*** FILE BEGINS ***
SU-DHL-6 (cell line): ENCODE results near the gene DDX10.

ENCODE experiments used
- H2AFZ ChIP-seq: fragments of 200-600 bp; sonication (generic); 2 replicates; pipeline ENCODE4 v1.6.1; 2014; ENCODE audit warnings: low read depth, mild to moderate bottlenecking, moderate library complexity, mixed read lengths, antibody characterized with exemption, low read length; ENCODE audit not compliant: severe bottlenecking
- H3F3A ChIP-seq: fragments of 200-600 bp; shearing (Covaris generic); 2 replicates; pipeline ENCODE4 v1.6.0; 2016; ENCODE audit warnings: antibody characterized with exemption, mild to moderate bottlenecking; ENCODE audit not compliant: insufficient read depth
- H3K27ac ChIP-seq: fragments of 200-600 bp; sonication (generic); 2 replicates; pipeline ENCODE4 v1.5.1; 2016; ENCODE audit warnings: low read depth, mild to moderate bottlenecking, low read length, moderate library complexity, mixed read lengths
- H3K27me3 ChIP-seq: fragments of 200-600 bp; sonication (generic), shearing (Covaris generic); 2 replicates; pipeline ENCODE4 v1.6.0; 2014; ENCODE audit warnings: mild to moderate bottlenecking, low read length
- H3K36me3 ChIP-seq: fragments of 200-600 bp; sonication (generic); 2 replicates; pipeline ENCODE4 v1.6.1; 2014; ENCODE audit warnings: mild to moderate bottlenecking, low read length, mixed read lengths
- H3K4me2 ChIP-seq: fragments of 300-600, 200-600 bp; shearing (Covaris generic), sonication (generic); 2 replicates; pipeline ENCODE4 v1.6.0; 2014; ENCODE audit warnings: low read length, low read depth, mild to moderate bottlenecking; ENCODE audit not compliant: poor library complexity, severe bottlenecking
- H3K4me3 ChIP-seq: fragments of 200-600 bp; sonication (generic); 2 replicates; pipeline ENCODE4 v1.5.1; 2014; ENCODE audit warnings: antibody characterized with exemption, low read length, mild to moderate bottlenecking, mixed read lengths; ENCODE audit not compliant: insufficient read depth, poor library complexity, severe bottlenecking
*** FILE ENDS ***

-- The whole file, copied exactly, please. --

SU-DHL-6 (cell line): ENCODE results near the gene DDX10.

ENCODE experiments used
- H2AFZ ChIP-seq: fragments of 200-600 bp; sonication (generic); 2 replicates; pipeline ENCODE4 v1.6.1; 2014; ENCODE audit warnings: low read depth, mild to moderate bottlenecking, moderate library complexity, mixed read lengths, antibody characterized with exemption, low read length; ENCODE audit not compliant: severe bottlenecking
- H3F3A ChIP-seq: fragments of 200-600 bp; shearing (Covaris generic); 2 replicates; pipeline ENCODE4 v1.6.0; 2016; ENCODE audit warnings: antibody characterized with exemption, mild to moderate bottlenecking; ENCODE audit not compliant: insufficient read depth
- H3K27ac ChIP-seq: fragments of 200-600 bp; sonication (generic); 2 replicates; pipeline ENCODE4 v1.5.1; 2016; ENCODE audit warnings: low read depth, mild to moderate bottlenecking, low read length, moderate library complexity, mixed read lengths
- H3K27me3 ChIP-seq: fragments of 200-600 bp; sonication (generic), shearing (Covaris generic); 2 replicates; pipeline ENCODE4 v1.6.0; 2014; ENCODE audit warnings: mild to moderate bottlenecking, low read length
- H3K36me3 ChIP-seq: fragments of 200-600 bp; sonication (generic); 2 replicates; pipeline ENCODE4 v1.6.1; 2014; ENCODE audit warnings: mild to moderate bottlenecking, low read length, mixed read lengths
- H3K4me2 ChIP-seq: fragments of 300-600, 200-600 bp; shearing (Covaris generic), sonication (generic); 2 replicates; pipeline ENCODE4 v1.6.0; 2014; ENCODE audit warnings: low read length, low read depth, mild to moderate bottlenecking; ENCODE audit not compliant: poor library complexity, severe bottlenecking
- H3K4me3 ChIP-seq: fragments of 200-600 bp; sonication (generic); 2 replicates; pipeline ENCODE4 v1.5.1; 2014; ENCODE audit warnings: antibody characterized with exemption, low read length, mild to moderate bottlenecking, mixed read lengths; ENCODE audit not compliant: insufficient read depth, poor library complexity, severe bottlenecking